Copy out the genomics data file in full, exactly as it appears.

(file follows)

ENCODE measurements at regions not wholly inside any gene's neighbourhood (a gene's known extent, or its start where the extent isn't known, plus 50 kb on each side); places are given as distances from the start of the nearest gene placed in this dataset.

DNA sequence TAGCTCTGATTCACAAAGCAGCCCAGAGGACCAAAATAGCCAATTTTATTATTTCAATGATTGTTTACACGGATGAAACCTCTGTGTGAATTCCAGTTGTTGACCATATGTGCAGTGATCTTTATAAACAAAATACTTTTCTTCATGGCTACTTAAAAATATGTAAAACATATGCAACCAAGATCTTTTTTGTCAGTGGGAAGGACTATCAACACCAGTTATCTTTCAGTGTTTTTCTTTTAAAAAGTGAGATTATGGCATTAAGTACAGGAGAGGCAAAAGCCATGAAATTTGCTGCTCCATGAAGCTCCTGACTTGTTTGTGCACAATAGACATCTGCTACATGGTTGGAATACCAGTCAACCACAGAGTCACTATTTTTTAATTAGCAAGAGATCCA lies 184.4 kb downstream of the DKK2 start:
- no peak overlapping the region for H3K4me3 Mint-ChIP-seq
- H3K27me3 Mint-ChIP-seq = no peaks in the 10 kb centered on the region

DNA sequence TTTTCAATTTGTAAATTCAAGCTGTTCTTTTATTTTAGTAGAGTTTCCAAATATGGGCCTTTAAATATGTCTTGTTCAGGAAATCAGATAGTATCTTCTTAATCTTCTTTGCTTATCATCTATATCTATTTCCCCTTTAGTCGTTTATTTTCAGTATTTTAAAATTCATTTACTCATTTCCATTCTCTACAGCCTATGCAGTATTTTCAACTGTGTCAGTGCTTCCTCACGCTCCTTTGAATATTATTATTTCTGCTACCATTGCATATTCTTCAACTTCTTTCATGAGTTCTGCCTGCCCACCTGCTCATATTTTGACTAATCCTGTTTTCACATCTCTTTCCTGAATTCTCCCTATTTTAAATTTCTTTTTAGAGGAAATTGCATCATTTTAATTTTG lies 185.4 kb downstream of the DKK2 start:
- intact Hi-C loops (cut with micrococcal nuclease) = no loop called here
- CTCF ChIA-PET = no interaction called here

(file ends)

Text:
ENCODE measurements at regions not wholly inside any gene's neighbourhood (a gene's known extent, or its start where the extent isn't known, plus 50 kb on each side); places are given as distances from the start of the nearest gene placed in this dataset.

DNA sequence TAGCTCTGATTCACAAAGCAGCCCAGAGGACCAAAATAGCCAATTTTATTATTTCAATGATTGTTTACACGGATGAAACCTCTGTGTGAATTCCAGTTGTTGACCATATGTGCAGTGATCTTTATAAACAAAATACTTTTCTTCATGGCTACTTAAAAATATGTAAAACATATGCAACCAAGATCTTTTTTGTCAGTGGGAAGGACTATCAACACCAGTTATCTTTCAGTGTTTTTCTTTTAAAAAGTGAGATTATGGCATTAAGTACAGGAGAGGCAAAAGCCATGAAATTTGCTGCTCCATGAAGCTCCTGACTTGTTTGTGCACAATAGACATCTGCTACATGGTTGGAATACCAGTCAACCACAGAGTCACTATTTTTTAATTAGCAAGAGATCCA lies 184.4 kb downstream of the DKK2 start:
- no peak overlapping the region for H3K4me3 Mint-ChIP-seq
- H3K27me3 Mint-ChIP-seq = no peaks in the 10 kb centered on the region

DNA sequence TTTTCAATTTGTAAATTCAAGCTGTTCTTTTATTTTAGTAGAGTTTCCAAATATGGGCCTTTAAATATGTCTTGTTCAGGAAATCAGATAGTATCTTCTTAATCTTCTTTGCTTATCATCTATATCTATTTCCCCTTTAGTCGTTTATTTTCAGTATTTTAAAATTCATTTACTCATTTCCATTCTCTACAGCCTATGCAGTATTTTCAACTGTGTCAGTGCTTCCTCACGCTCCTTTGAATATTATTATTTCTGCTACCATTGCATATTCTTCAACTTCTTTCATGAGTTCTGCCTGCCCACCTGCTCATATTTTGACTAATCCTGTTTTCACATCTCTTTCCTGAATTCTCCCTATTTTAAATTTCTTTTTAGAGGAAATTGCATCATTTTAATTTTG lies 185.4 kb downstream of the DKK2 start:
- intact Hi-C loops (cut with micrococcal nuclease) = no loop called here
- CTCF ChIA-PET = no interaction called here